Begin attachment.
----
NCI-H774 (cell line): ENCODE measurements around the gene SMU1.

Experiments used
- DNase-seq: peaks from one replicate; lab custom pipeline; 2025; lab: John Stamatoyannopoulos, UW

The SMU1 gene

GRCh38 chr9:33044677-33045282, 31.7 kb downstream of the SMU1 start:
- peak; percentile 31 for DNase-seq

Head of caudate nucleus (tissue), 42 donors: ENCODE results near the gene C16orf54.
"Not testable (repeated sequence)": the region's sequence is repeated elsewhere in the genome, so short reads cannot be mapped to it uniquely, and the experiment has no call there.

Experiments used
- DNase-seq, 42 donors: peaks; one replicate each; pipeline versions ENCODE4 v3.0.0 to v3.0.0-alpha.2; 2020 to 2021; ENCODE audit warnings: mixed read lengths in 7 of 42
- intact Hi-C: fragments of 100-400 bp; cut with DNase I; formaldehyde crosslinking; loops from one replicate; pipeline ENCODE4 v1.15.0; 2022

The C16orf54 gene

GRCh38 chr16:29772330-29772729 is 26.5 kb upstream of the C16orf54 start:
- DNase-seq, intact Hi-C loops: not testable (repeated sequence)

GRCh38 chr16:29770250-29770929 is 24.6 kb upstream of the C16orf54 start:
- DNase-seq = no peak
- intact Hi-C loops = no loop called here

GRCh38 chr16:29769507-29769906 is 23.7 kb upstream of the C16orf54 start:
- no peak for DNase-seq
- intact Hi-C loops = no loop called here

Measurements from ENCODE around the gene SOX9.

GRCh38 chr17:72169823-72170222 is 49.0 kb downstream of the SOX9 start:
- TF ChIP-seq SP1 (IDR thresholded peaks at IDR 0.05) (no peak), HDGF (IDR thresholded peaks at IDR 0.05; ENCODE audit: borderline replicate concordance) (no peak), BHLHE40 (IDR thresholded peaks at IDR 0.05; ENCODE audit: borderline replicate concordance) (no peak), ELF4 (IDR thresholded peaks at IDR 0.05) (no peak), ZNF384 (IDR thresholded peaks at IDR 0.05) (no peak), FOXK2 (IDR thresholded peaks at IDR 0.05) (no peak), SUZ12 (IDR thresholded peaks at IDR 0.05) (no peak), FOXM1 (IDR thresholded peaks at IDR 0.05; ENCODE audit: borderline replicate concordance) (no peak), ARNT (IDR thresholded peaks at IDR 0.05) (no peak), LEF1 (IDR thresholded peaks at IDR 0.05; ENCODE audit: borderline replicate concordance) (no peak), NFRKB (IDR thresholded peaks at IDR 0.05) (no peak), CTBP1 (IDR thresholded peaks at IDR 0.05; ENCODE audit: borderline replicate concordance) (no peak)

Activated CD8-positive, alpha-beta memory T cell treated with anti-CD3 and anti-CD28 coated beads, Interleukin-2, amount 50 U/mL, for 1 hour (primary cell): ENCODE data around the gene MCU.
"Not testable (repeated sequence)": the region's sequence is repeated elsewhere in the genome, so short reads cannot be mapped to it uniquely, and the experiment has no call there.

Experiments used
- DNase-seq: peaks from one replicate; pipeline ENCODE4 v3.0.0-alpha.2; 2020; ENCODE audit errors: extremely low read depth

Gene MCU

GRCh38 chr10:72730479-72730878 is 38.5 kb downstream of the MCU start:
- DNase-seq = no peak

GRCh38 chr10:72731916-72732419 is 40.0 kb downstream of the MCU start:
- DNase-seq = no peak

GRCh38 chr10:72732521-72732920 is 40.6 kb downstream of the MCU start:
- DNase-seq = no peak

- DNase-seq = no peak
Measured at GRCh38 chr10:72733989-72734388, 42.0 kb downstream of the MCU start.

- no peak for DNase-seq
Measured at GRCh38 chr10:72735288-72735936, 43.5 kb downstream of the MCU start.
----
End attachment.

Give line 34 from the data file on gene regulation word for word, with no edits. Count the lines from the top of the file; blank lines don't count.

- DNase-seq = no peak